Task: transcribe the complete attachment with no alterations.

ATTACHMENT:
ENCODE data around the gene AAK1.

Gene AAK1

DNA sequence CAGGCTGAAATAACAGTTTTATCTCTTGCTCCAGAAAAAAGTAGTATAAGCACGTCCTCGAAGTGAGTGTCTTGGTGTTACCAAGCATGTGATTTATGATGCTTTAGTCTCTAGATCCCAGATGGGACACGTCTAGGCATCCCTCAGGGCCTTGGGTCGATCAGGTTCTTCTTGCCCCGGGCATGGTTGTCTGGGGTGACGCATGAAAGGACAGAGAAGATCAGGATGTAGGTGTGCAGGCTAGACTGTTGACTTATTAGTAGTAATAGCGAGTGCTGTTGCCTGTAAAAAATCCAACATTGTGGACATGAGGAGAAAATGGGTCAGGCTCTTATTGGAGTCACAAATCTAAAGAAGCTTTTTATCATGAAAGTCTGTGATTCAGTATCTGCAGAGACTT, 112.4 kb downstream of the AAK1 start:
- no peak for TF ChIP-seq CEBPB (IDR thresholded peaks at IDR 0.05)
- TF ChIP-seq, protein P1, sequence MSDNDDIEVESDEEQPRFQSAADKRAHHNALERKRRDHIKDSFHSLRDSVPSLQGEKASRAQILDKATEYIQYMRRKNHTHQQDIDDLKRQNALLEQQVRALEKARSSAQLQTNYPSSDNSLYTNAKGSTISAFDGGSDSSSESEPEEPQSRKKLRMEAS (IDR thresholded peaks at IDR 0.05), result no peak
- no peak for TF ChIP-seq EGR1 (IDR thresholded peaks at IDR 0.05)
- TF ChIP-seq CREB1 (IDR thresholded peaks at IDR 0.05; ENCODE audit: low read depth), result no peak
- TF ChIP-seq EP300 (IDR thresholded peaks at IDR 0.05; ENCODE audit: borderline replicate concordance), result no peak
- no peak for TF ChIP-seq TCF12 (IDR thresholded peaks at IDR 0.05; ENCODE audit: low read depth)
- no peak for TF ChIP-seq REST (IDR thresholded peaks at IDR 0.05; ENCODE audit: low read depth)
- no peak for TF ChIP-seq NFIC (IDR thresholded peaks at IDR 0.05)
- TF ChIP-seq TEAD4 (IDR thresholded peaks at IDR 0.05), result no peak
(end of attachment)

ENCODE data around the gene AAK1.

Gene AAK1

DNA sequence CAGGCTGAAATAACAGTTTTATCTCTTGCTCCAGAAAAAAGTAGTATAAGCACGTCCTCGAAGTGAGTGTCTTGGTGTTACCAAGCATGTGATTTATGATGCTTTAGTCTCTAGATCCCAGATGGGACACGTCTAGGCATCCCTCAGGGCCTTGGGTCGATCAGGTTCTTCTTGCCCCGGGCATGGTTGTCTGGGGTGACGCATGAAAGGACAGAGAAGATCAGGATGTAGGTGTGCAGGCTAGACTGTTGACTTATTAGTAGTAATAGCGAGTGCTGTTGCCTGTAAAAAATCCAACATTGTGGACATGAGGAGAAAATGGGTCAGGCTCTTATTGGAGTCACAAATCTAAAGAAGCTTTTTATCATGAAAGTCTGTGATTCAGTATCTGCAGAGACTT, 112.4 kb downstream of the AAK1 start:
- no peak for TF ChIP-seq CEBPB (IDR thresholded peaks at IDR 0.05)
- TF ChIP-seq, protein P1, sequence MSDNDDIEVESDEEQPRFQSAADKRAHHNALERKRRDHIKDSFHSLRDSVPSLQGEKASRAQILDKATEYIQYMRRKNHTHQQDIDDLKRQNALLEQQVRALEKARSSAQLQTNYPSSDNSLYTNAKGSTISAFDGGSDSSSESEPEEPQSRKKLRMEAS (IDR thresholded peaks at IDR 0.05), result no peak
- no peak for TF ChIP-seq EGR1 (IDR thresholded peaks at IDR 0.05)
- TF ChIP-seq CREB1 (IDR thresholded peaks at IDR 0.05; ENCODE audit: low read depth), result no peak
- TF ChIP-seq EP300 (IDR thresholded peaks at IDR 0.05; ENCODE audit: borderline replicate concordance), result no peak
- no peak for TF ChIP-seq TCF12 (IDR thresholded peaks at IDR 0.05; ENCODE audit: low read depth)
- no peak for TF ChIP-seq REST (IDR thresholded peaks at IDR 0.05; ENCODE audit: low read depth)
- no peak for TF ChIP-seq NFIC (IDR thresholded peaks at IDR 0.05)
- TF ChIP-seq TEAD4 (IDR thresholded peaks at IDR 0.05), result no peak